20 The Delhi Metro project sourced its power from different sources in order to ensure continuous supply of power. They are - Badarpur Thermal power station, Northern Region Electricity Board and NTPC thermal power station. The DMRC paid the Delhi Transco Rs. 4.80 per unit.

21 Primavera Project Planner 3.0 software was developed by Primavera of the US, and supplied to the DMRC by KGL Systems which was a technical and marketing partner of Primavera in India.

22 “Riding high in Delhi,”, July- August 2003.

23 “Interview with Mr. E. Sreedharan,”, December 19, 2005.

24 The tracks in standard gauge are set 1435 mm or 4 ft 8 1/2 inches apart.

25 The tracks in broad gauge are set 1680 mm or 5 ft 6 inches apart.


The Delhi Metro Project… The DMRC decided to adopt construction technologies that would help it

The Delhi Metro Project…

The DMRC decided to adopt construction technologies that would help it make up for lost time. These included trench-less digging and the use of pre-fabricated/precast concrete 26 blocks and ballastless tracks 27 . The use of ballast-less tracks also minimized maintenance costs, reduced vibration, and provided greater riding safety and comfort for passengers.


Construction work on the project commenced on October 1, 1998. The entire project was divided into three lines. Further, these lines were divided into sections (Refer Table III for details of Phase I of the Delhi Metro project).

Table III Details of Phase I




Length, Stations

Opened on

Line 1

Shahdara to

Elevated and




(Shahdara to

Tis Hazari





Tis Hazari to




Inder Lok



Inder Lok to








22.06 kms, 18 stations


Line 2 (Vishwa Vidyalaya to Central Secretariat)

Vishwa Vidyalaya





to Kashmere Gate



Kashmere Gate to





Central Secretariat




11 kms, 10 stations


Line 3 (Barakhamba to Dwaraka)

Barakhamba to

Elevated and

22.79 kms,



At Grade

22 stations


with a short

With extensions to Line 3.

Dwaraka- Subcity



6.5 kms,






Barakhamba to

where it joins



Expected to


Line 2.



be completed


in September



32.1 kms, 31 stations


Total length of Phase I

65.16 kms, 59 stations


26 Precast concrete was generally prepared by casting concrete in reusable molds in a controlled environment. Later, it would be transported to the construction site and set into place. It generally was of higher quality and cheaper than traditional concrete.

27 Ballast, consisting of gravel and cinders, usually form the track bed on which railway sleepers are laid. In ballastless tracks, tracks are placed on concrete without sleepers or ballast being used. Ballastless tracks are mainly used on high speed lines and in tunnels.


The Delhi Metro Project… Line 1 (Shahdara to Rithala) The work on Phase I commenced

The Delhi Metro Project…

Line 1 (Shahdara to Rithala)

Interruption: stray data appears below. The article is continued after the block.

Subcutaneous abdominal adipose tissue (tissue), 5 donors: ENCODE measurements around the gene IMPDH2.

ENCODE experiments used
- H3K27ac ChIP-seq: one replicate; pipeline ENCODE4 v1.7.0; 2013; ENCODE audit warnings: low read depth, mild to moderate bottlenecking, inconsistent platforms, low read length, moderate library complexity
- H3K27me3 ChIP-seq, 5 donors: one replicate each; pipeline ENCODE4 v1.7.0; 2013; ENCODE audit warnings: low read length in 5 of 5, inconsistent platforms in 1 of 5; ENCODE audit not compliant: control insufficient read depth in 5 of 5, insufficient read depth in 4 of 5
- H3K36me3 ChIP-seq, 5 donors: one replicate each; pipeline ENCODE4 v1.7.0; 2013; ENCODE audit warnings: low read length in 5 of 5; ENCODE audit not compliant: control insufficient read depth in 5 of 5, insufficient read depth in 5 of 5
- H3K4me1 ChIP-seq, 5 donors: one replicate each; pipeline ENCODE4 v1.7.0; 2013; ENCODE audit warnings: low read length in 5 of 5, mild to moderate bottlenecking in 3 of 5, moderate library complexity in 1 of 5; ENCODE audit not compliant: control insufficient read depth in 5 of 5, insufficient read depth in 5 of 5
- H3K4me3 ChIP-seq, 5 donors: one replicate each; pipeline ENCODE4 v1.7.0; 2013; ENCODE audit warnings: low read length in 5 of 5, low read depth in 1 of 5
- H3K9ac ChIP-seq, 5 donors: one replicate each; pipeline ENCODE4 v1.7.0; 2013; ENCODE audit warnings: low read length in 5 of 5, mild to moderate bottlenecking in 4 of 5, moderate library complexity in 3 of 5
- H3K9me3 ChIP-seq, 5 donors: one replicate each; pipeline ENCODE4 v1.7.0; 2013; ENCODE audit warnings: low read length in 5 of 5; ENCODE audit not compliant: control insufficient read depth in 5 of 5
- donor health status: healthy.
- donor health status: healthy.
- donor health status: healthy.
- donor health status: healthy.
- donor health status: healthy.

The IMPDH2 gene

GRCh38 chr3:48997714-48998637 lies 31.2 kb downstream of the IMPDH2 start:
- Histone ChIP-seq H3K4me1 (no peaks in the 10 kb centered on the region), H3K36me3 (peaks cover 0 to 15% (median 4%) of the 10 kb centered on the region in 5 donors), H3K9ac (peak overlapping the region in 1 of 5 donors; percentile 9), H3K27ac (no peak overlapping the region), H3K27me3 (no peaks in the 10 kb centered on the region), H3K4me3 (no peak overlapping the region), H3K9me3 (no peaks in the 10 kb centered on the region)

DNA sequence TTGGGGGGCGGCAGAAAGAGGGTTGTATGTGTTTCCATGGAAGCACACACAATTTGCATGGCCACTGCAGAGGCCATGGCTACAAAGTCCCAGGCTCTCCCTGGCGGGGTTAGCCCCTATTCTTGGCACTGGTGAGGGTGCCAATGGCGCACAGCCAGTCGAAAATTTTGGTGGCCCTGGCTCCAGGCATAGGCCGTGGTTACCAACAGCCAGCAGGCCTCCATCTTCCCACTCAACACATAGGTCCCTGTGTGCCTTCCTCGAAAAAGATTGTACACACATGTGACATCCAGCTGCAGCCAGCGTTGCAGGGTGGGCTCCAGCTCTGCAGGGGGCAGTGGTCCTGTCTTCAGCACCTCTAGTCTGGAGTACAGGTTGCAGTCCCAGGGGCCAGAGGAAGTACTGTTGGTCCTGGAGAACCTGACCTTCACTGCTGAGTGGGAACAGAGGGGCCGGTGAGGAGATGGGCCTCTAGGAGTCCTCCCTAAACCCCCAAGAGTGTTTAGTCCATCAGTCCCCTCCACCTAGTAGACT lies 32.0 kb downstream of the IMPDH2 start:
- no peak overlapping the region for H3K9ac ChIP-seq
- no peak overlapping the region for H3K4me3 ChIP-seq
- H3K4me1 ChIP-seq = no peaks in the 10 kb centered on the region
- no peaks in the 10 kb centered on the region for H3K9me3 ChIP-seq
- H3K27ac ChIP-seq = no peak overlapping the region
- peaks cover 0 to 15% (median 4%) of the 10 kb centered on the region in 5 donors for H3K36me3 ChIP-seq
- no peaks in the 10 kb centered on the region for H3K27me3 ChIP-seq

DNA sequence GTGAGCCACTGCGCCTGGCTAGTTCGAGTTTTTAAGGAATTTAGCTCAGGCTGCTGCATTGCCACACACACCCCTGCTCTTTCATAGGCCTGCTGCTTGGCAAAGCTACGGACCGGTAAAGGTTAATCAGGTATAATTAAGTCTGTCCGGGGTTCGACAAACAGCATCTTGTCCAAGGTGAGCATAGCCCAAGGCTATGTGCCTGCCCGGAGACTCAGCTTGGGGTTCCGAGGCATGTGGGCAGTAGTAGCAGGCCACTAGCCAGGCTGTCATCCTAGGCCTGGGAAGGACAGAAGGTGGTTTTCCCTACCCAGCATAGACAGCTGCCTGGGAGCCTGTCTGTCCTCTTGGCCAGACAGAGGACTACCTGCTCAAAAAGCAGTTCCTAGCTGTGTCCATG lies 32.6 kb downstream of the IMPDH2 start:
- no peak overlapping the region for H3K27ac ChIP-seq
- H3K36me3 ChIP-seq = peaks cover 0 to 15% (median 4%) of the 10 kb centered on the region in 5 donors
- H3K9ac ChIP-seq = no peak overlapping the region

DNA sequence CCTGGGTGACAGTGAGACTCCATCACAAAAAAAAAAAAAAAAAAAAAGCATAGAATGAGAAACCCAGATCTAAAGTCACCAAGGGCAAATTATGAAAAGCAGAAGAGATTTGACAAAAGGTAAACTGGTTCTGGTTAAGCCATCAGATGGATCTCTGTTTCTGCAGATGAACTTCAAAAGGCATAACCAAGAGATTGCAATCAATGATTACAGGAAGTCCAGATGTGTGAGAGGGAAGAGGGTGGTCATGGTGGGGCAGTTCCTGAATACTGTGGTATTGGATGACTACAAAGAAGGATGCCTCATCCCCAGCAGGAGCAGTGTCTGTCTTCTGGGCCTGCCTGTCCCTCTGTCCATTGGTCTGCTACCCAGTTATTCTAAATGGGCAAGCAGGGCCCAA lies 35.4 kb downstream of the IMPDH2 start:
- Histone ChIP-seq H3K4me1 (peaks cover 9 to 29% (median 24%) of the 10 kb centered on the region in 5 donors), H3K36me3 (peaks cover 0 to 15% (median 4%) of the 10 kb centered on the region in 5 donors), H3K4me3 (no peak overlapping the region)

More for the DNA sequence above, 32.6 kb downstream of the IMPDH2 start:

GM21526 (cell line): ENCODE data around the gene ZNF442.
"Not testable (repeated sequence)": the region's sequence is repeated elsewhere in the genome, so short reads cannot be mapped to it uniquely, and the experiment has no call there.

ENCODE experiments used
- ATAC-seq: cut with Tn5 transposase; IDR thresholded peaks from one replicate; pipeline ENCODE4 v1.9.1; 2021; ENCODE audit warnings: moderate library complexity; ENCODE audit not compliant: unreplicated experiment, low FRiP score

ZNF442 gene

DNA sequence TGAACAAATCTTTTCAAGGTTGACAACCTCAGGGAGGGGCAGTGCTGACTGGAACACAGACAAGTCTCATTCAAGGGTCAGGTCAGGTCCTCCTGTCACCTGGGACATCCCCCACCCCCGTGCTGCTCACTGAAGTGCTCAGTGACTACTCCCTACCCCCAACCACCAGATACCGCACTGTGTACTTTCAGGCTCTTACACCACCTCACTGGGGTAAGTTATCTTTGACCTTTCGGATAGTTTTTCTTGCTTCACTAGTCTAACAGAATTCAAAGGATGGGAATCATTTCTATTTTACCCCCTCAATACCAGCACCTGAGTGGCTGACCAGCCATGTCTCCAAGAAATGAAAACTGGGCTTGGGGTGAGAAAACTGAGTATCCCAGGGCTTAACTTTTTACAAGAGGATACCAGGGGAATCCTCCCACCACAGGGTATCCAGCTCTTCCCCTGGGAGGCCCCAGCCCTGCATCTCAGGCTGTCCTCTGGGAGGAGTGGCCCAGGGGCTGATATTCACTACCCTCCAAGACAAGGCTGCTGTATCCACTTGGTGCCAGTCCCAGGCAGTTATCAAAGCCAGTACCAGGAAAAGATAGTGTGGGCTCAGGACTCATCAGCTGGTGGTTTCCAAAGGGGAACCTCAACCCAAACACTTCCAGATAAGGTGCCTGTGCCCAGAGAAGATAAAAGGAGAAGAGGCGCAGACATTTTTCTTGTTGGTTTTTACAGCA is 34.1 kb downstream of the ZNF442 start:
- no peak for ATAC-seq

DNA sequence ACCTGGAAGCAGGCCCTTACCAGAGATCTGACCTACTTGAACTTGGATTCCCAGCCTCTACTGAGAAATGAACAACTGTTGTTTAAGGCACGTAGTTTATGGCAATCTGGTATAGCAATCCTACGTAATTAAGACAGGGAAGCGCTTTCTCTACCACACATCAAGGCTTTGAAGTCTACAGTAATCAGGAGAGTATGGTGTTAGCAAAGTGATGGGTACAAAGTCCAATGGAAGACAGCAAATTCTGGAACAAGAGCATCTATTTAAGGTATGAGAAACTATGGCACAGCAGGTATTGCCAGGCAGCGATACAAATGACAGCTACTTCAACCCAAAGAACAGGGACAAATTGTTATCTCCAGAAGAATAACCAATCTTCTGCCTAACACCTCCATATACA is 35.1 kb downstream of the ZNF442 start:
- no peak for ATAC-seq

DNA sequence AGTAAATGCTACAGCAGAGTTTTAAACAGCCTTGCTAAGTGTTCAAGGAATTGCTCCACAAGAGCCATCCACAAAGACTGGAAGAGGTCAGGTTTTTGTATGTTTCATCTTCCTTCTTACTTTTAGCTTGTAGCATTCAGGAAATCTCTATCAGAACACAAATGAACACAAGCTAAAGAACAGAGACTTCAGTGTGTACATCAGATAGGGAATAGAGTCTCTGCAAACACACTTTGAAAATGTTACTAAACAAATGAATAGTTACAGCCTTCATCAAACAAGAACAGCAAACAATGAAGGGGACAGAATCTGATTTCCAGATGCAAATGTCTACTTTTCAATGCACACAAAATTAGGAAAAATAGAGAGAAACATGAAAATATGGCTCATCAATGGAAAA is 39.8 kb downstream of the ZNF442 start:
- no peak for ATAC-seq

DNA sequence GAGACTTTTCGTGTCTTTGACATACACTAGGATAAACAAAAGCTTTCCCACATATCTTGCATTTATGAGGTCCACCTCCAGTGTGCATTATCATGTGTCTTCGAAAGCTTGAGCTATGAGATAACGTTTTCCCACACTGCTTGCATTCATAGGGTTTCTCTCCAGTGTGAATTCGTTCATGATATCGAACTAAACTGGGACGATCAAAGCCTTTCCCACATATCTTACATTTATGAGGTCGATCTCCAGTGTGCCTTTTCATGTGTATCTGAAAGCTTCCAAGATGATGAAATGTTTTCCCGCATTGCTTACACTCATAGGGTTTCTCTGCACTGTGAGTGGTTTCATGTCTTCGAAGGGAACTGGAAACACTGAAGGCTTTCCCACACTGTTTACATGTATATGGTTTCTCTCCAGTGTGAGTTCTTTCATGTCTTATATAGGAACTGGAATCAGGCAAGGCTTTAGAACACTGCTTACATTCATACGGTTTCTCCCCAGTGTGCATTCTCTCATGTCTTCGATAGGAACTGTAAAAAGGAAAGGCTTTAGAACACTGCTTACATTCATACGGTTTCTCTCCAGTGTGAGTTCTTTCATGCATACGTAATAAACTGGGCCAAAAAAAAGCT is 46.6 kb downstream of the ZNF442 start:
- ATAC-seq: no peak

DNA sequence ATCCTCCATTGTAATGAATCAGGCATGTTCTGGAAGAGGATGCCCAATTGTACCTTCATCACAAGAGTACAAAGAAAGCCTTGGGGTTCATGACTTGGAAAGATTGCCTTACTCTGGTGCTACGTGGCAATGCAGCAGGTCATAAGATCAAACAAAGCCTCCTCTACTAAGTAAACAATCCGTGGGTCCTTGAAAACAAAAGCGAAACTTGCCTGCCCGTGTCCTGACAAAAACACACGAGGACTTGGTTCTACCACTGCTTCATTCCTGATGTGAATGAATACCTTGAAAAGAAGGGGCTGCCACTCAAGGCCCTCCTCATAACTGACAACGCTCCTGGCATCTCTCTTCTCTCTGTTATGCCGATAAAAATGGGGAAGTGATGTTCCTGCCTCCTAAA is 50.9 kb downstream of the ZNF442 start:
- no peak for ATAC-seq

The work on Phase I commenced with the Shahdara-Tis Hazari section of Line 1, covering a distance of about eight kilometers. The work involved utility diversions, barricading, and actual civil construction. A major part of this section was on elevated tracks. All tracks in the elevated corridor were laid on concrete (ballastless). The tracks were supported on single piers. The elevated viaducts had a height of 10 m and were built generally in the middle of the roads.

The tracks were fenced with 10 ft high concrete slabs with barbed circular wire on top to prevent trespassing. The section where the metro crossed over the river Yamuna was constructed first because the density of traffic was projected to be the highest on this route. Building across the river Yamuna was completed by using a special technique called ‘incremental launching’ 28 . The use of this method caused minimum disturbance to traffic. This was also expected to provide a smoother journey for commuters because of a lack of joints. Line 1 also included a short section which was built at-grade. Line 1 became completely operational with the inauguration of the Inder Lok to Rithala section in April 2004.

Line 2 (Vishwa Vidyalaya to Central Secretariat)

Line 2 of Phase I covered 11 km and was completely underground. Of this, a four km stretch

(Vishwa Vidyalaya to Kashmere Gate) was constructed by Kumagai Gumi of Japan, Skanska of

Sweden, Itochu of Japan, and Hindustan Construction Company (HCC) of India using the ‘cut and

cover’ 29 method. The work for the remaining seven km (Kashmere Gate to Central Secretariat)

began in April 2001 and was handled by M/s International Metro Civil Contractors (IMCC) 30 , a

joint venture of five companies. Of this section, four km involved underground tunneling which

was done using fully automated, high performance boring machines. The remaining three km were

constructed using the ‘cut and cover’ method. This section of Line 2 was completed eight months

ahead of schedule.

The tunneling started in August 2002 and was completed by September 2004. Different types of

machines were used for tunneling, depending on the soil conditions. For a distance of four km

between Kashmere Gate and Patel Chowk, Rock Tunnel Boring Machines (TBM) and Earth

31 (EPBM), purchased from Bangkok Metro